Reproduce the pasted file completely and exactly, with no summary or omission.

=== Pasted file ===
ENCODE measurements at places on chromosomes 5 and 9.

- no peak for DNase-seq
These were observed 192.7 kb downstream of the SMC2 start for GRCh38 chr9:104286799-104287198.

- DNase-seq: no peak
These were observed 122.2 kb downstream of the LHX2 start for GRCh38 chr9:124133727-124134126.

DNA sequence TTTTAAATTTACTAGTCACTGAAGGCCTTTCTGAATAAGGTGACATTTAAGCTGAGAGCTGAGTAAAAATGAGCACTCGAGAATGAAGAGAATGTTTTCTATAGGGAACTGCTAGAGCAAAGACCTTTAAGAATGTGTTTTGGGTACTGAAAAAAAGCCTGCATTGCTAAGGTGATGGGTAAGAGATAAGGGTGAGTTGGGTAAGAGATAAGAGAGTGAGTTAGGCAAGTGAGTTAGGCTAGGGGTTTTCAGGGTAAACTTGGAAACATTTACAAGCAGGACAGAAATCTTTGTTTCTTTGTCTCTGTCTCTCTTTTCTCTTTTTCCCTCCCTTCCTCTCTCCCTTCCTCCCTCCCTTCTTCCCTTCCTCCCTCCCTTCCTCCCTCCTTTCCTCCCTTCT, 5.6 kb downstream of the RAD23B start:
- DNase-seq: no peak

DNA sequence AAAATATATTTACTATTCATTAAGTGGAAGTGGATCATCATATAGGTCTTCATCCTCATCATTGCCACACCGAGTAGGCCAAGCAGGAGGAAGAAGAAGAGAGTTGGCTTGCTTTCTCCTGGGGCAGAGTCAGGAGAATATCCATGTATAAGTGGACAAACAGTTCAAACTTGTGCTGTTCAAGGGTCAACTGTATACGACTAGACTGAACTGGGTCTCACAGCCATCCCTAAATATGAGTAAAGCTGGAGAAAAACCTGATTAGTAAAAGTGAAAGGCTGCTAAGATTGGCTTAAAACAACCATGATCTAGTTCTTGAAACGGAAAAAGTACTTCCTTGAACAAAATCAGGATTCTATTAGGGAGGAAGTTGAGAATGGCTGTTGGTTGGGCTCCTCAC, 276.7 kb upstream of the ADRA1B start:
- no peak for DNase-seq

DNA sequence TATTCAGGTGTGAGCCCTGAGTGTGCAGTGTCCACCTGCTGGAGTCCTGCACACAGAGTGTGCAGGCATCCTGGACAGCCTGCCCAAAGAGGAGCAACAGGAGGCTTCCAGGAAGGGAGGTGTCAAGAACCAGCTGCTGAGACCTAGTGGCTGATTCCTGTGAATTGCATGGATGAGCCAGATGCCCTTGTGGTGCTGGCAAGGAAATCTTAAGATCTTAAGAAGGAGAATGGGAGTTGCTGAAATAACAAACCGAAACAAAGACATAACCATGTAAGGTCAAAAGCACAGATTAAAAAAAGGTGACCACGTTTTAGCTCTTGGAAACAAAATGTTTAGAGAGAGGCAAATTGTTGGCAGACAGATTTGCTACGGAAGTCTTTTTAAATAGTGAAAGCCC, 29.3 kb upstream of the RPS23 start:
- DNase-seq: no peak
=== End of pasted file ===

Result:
ENCODE measurements at places on chromosomes 5 and 9.

- no peak for DNase-seq
These were observed 192.7 kb downstream of the SMC2 start for GRCh38 chr9:104286799-104287198.

- DNase-seq: no peak
These were observed 122.2 kb downstream of the LHX2 start for GRCh38 chr9:124133727-124134126.

DNA sequence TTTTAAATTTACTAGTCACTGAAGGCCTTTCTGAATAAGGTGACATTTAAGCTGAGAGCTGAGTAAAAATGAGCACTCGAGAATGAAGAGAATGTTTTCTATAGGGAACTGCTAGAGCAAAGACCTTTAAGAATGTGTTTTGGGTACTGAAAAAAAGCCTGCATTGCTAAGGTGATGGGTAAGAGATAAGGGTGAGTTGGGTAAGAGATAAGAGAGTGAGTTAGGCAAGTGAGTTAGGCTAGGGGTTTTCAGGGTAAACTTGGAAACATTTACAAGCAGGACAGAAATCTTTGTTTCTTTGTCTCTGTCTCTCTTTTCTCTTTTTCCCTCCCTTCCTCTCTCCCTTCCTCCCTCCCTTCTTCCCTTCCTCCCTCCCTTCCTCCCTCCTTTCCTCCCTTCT, 5.6 kb downstream of the RAD23B start:
- DNase-seq: no peak

DNA sequence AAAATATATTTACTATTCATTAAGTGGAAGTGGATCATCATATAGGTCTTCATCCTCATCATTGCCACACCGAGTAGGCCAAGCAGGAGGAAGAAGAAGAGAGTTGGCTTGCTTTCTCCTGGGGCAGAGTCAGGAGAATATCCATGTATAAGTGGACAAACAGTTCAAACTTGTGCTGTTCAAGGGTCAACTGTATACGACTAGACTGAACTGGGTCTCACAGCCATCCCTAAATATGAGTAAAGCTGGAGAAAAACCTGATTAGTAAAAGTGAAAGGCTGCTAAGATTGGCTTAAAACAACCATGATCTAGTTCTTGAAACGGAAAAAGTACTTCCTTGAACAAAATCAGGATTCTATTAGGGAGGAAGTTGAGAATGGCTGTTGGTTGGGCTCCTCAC, 276.7 kb upstream of the ADRA1B start:
- no peak for DNase-seq

DNA sequence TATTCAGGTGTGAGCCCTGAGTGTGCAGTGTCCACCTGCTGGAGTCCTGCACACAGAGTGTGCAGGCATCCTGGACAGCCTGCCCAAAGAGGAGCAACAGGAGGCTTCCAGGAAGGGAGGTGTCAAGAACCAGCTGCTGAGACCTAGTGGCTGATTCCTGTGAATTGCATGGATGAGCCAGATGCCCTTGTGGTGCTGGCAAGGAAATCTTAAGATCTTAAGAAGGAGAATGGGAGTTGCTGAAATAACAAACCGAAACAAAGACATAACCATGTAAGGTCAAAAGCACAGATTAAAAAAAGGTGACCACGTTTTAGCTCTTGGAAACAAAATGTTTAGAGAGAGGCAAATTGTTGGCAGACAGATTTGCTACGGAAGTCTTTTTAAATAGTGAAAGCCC, 29.3 kb upstream of the RPS23 start:
- DNase-seq: no peak